Clearly, social media has totally disrupted the paradigm. The challenge of the digital age is to think about the delivery system that links source with users, to reassess the role of filters, to address the unencumbered flow of disinformation and misinformation (which are not synonymous terms).  Today the spotlight is shifting in subtle ways to focus on the ways in which the receiver perceives and engages with the unfiltered message – and on how the source embraces the power to pre-determine not only the message but the target audience.

The time has come to take a close look at the characteristics of the receiver.

To some extent the library world has taken a lead in highlighting the power of the receiver, the ultimate information filter.  For decades librarians and educators have underscored, identified, and worked diligently to inculcate the skills and attitudes of information users.  >>>

A recent article published by the Pew Research Center suggests that we need to be thinking now not only of the skills but the attitudes of the receiver Though I am not inclined to test out the latest self-examination tool, what got me thinking is a simple test to determine ‘How People Approach Facts and Information.’

To be honest, I had not thought much about the reality that “people deal in varying ways with tensions about what information to trust and how much they want to learn.  Some are interested and engaged with information; others are wary and stressed.”

Pew researchers created what they called an “information engagement typology” that highlights the differing ways in which Americans deal with cross pressures.  The typology identified five broad dimensions of people’s “engagement with information on a scale ranging from “eager and willing” to “wary”. Researchers concluded that identifiable elements stand out when it comes to the enthusiasm of information gatherers – their level of trust in information sources and their interest in learning, particularly about digital skills.”

Noting that, to date the focus has been on critical thinking skills, information literacy, how to assess both the source and content of the information – not so much on “their interest in learning” the Pew researchers observed:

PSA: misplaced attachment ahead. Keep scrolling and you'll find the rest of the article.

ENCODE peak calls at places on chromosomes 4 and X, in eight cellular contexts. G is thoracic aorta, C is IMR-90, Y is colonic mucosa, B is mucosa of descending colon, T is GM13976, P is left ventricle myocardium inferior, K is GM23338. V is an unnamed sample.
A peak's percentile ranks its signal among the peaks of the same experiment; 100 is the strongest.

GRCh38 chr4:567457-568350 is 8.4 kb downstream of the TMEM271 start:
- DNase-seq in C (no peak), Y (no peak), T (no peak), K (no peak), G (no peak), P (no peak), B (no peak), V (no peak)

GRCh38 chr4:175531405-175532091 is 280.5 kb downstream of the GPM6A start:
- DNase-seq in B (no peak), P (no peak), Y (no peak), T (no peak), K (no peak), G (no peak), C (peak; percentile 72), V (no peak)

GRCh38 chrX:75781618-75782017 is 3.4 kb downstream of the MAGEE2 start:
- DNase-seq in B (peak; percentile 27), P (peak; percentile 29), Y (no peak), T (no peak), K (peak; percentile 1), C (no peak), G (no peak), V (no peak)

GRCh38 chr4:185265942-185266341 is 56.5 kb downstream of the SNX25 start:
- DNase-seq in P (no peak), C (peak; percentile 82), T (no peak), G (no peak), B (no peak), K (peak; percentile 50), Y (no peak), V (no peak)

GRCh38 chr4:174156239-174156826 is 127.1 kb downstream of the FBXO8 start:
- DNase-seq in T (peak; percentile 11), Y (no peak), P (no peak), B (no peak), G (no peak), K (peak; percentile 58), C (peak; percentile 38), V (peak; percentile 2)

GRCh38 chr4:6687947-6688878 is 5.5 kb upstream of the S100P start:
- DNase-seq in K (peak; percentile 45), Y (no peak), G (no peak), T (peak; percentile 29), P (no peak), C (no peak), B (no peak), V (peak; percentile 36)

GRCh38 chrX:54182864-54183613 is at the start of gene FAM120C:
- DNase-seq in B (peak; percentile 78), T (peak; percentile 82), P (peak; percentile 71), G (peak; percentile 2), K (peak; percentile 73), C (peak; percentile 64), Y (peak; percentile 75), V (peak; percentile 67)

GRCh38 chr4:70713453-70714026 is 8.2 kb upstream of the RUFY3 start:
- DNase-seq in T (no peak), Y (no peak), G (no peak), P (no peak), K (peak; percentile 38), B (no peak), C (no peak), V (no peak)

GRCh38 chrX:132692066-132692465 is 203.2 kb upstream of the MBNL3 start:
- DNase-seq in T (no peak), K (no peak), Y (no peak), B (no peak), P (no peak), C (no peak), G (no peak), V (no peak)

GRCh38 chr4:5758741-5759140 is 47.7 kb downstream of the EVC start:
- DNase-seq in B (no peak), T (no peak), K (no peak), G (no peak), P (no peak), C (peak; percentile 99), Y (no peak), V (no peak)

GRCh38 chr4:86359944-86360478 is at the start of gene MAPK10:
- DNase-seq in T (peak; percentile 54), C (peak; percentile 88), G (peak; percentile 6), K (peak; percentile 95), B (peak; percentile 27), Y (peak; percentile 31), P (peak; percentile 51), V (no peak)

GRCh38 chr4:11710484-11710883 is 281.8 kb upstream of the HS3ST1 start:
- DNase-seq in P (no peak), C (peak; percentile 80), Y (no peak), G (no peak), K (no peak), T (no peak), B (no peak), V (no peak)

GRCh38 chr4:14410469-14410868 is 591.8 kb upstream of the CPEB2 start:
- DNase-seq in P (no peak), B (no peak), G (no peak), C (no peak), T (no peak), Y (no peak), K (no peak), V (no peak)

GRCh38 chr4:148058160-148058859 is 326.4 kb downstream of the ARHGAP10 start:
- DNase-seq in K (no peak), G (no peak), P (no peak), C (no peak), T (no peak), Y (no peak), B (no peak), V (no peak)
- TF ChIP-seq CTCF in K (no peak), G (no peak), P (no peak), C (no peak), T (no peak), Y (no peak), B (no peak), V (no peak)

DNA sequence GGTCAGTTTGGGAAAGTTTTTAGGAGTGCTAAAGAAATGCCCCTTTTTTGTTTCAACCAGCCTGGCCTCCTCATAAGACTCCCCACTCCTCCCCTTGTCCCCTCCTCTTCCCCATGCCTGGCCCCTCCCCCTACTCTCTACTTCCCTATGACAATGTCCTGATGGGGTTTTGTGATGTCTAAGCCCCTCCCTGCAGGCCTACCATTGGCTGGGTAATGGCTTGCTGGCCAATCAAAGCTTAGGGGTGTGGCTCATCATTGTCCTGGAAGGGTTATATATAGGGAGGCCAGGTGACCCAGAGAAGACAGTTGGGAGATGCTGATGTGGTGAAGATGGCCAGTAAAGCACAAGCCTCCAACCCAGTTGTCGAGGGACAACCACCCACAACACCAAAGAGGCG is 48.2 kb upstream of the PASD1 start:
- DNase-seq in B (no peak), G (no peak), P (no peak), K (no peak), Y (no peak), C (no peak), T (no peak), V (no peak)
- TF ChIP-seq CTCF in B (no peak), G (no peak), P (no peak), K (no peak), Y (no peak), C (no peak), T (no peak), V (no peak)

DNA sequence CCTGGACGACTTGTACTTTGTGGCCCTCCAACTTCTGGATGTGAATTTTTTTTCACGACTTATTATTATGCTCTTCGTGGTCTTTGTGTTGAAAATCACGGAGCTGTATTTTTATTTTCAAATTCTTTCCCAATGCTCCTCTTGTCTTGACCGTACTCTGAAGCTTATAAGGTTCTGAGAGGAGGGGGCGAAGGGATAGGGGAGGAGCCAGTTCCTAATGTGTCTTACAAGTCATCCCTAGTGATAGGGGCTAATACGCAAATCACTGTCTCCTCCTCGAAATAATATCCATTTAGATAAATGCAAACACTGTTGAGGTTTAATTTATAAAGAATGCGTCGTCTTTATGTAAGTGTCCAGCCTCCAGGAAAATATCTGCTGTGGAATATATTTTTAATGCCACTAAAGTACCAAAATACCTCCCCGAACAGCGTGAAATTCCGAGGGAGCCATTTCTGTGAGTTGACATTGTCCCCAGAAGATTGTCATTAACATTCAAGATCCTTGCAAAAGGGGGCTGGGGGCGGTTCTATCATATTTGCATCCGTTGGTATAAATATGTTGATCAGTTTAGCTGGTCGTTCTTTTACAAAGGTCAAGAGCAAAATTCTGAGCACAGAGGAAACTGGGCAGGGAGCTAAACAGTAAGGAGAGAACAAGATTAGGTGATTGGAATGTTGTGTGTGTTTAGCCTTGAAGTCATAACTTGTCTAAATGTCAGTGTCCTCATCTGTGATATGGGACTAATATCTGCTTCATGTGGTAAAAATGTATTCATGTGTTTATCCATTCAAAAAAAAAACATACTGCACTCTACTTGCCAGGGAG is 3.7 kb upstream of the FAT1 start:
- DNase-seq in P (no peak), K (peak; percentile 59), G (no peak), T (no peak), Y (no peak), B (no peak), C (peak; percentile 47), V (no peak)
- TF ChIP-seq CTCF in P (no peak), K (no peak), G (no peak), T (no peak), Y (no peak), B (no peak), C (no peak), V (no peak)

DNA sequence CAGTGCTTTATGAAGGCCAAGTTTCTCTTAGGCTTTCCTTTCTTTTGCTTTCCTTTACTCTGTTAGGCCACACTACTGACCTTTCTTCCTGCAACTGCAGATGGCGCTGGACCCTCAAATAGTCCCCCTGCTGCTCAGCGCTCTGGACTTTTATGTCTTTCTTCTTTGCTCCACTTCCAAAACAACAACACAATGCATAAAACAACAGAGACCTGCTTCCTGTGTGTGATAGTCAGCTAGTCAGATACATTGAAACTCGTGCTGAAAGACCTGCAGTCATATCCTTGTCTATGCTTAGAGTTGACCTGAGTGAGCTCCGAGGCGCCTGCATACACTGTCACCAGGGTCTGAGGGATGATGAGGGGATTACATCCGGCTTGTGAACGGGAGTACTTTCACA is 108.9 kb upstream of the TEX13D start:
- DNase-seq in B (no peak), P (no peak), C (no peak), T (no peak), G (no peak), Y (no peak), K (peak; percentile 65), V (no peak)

There are times when these factors align – when people trust an information source and they are eager to learn, or when they distrust sources and have less interest in learning.  There are other times when these factors push in opposite directions: people are leery of information sources but enthusiastic about learning.

The typology has five groups that fall along a spectrum ranging from fairly high engagement with information to wariness of it.  Roughly four-in-ten adults (38%) are in groups that have relatively strong interest and trust in information sources and learning.   About half (49%) fall into groups that are relatively disengaged and not very enthusiastic about information…, especially when it comes to navigating digital information.  Another 13% occupy a middle space: They are not particularly trusting of information sources, but they show higher interest in learning than those in the more information-way groups.

Briefly, their conclusions are these:

  • There is no such thing as a ‘typical’ archetypal information consumer – as with any human activity, “one size does not fit all.”
  • Those who focus on digital divide and information literature also face a mighty challenge reflected by the fact that “about half of adults fall into the groups identified by the researchers as Doubtful and Wary.” These are the individuals who have lower interest in getting assistance to help them get to more trustworthy material.